Barista Magazine

AUG-SEP 2018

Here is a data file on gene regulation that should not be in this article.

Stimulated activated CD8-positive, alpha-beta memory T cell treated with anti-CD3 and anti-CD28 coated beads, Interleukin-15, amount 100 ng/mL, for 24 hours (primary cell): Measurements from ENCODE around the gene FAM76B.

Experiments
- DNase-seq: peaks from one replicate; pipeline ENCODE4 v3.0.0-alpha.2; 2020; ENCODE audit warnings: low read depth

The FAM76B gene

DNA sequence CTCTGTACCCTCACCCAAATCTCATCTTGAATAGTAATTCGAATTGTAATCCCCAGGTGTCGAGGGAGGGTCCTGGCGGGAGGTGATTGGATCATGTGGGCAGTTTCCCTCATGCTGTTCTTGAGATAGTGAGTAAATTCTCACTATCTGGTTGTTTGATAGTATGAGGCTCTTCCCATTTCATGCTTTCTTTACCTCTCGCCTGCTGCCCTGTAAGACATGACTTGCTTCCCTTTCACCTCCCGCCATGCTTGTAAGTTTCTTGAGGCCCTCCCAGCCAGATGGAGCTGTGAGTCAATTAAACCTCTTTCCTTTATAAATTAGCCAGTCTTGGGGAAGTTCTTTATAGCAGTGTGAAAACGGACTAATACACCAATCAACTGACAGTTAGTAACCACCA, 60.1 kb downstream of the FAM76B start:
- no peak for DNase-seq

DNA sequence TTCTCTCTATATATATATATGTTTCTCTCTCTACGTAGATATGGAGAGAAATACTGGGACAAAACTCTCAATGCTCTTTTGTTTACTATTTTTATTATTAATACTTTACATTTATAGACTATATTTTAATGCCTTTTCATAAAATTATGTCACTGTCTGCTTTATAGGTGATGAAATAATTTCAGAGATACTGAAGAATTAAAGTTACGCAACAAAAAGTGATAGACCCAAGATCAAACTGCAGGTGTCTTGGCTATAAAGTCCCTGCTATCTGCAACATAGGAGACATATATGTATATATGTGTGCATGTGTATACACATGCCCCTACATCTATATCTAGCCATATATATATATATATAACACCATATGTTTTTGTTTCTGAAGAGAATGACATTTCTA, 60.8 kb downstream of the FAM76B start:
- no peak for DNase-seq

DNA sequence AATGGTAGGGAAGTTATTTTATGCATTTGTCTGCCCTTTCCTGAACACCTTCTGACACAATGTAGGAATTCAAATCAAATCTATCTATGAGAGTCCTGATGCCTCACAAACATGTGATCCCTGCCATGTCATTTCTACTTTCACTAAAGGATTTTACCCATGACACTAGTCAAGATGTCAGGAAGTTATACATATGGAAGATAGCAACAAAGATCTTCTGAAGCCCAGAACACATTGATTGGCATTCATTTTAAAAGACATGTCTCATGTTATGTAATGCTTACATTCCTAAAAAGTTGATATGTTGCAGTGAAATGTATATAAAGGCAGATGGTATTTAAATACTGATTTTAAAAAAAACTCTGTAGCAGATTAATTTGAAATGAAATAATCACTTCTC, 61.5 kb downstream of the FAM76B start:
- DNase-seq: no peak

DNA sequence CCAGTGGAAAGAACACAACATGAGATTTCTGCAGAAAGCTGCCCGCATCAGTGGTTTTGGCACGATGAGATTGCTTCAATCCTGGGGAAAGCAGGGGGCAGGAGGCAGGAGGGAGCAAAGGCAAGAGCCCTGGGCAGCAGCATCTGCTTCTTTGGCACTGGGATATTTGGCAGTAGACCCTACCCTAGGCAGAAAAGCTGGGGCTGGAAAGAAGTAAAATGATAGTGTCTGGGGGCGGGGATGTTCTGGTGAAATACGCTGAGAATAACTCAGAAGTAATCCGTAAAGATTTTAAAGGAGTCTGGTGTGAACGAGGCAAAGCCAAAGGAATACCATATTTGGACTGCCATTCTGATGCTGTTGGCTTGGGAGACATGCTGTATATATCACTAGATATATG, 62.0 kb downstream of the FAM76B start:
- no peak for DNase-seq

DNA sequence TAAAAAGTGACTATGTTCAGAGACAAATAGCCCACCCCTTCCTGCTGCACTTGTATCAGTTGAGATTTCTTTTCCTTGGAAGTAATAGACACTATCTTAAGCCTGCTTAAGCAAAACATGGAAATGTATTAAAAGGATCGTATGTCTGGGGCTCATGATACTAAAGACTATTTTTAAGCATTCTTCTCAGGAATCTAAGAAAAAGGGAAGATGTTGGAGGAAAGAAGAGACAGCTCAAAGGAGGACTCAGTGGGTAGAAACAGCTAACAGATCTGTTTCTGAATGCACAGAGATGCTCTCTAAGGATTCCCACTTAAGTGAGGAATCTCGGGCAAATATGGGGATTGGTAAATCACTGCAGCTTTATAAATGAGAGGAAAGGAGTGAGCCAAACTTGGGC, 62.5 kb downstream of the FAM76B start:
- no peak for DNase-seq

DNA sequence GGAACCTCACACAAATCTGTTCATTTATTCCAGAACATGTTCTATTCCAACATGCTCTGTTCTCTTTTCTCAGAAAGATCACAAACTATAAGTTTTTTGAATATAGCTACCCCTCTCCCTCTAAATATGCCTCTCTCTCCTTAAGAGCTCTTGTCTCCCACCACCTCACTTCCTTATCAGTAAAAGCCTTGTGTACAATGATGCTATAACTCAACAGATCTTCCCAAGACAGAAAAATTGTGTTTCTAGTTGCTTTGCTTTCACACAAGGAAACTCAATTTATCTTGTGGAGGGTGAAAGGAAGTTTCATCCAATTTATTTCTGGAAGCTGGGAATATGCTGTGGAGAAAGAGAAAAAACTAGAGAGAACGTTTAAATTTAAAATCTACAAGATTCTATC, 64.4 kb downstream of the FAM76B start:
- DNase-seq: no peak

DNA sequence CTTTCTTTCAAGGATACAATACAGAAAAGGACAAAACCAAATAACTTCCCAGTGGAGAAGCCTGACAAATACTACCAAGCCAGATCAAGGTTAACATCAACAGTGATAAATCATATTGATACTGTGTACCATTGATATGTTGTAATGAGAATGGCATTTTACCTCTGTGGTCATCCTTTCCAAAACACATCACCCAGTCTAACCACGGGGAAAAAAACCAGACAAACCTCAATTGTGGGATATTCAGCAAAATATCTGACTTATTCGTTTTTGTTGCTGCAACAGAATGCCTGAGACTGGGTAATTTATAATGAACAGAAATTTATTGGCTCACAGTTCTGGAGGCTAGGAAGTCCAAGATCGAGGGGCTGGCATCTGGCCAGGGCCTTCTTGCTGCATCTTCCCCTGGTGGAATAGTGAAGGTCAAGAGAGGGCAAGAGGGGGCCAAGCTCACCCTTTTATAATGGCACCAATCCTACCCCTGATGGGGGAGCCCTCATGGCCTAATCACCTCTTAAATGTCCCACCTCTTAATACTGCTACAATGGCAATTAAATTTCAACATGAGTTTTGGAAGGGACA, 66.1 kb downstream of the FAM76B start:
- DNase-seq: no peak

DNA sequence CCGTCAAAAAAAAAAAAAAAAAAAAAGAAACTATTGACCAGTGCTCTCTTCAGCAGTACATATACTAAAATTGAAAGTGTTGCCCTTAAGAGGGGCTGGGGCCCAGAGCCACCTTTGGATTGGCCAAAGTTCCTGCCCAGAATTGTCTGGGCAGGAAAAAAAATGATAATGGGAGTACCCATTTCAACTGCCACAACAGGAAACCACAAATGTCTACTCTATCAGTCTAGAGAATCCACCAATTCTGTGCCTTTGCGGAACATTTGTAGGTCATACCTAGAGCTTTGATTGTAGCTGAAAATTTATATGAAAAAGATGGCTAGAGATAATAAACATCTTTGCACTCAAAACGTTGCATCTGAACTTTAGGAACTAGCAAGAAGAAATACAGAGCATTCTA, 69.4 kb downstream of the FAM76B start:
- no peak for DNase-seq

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Modbar AV, and with that data, the engineers at La Marzocco were able to make an algorithm that could be applied to any future espresso made on the Modbar AV. "It's given us enough data to build a model for how espresso fl ows … by second 7 or 10, we know the fl ow rate for the foreseeable future." With this algorithm, the team at La Marzocco was able to accom- plish two things: First, they could predict with near certainty how the temperature of the water in the boiler would be affected given any number of circumstances. "If it's been 10 minutes since your last shot, we can use the model to predict what the temperature loss will be as the water travels from the boiler to the grouphead," Scott says. The machine is designed to perform consistently no matter what the circumstances of your café are, be it a busy rush or an afternoon lull. The Modbar AV uses its model and sensor inputs (like time, tempera- ture, and fl ow rate) to comprehend how a shot will perform. All of this is possible due to the algorithm created by compiling a huge amount of real-world data. The second accomplishment is that the model allows for a feature called Drip Prediction, which utilizes the data collected about the rate of fl ow of an espresso shot to know when to stop a shot. Instead of having to watch the time and weight of your espresso, you can simply start your shot and the machine will know, within seconds, how quick the fl ow of the espresso will be throughout the rest of the shot time, and when it needs to stop the shot in order to hit the target weight. With this feature, setting a drip offset is no longer required when using the optional scales, as on the Linea PB. This feature is anoth- er example of technology driven by the goal of simplifying the café experience: with the ability to consistently deliver the correct output weight, the team was able to move the scale display below the counter and eliminate another distraction for the barista. Under the counter, the Modbar AV borrows stylistically from the Linea PB; the unit has round buttons and red lights like you would see on the updated classic, and its interface is intuitive like the PB, but its technology is 100-percent original. "We designed a machine for a world that is unstable," Scott says, acknowledging that most modern espresso machines attempt, to some extent, to control temperature, but the algorithm on the AV instead can respond to that volatility, not try to control it. "We accepted that instability exists." The technological advances all come back to that one central goal, "to create a machine that allows baristas to present beautiful coffee without being encumbered by their tools." While this technology is vastly interesting, Scott says, "if we've done our jobs right, the barista doesn't notice any of it." The algorithm allows the barista to dial in a shot, and ideally make minimal adjustments throughout the day; they don't have to watch their shots because the machine is doing that for them. "We wanted to remove the tedium of making coffee from the customer-service experience," he adds. The Modbar AV also removes tedium for shop owners and techni- cians. Instead of having to decide on a specifi c number of groupheads the day the machine is ordered, the AV allows for an add-on tap, so new shop owners can start with one grouphead and add a second one when their volume increases. The second tap can also use the same under-counter module (that's Modbar-speak for the box under the counter, which can be up to 1.5 meters from the tap), reducing cost and ineffi ciencies for café owners. Designers also moved the power, water, and drain connections to the side, so that if a part goes down, it's easily accessible and fi xable for technicians. The data set and algorithms developed for the control systems are expected to push the boundaries of future La Marzocco machines. "It really is a world of difference in software from the Linea PB," Scott says. "It's pushed new technology into the La Marzocco world." It's likely you'll see some of the advancements made on the Modbar in future La Marzocco machines, and the data compiled to design the AV algorithm are expected to be useful in other applications. "Whenever you have a big data set like this, it allows you to look at a problem differently," Scott says. You might imagine that the Modbar AV is in direct opposition to the Leva, another new La Marzocco machine that gives baristas more control by providing a safe, temperature-stable way to pull shots using a lever design (this machine, more so than the Modbar AV, borrows a lot of its technology from the Linea PB, especially in terms of temperature stability), but Scott imagines that La Marzocco's vision is that there is not one singularly best espresso machine, but a variety of "best machines" based on a particular café's needs. During World of Coffee in Amsterdam in June, Scott says he got the best piece of feedback he's received about the Modbar AV: "A barista came up to me and said, 'This machine is amazing—it's so boring.' And I almost cried from happiness." —Ashley Rodriguez "Our central goal was to create a machine that allows baristas to present beautiful coff ee without being encumbered by their tools," says La Marzocco product manager Sco Guglielmino. The idea for the machine, he says, started from a desire to expand the Modbar product line to include a hyper consistent, easy-to-use machine built specifi cally for fast-paced bars. 25

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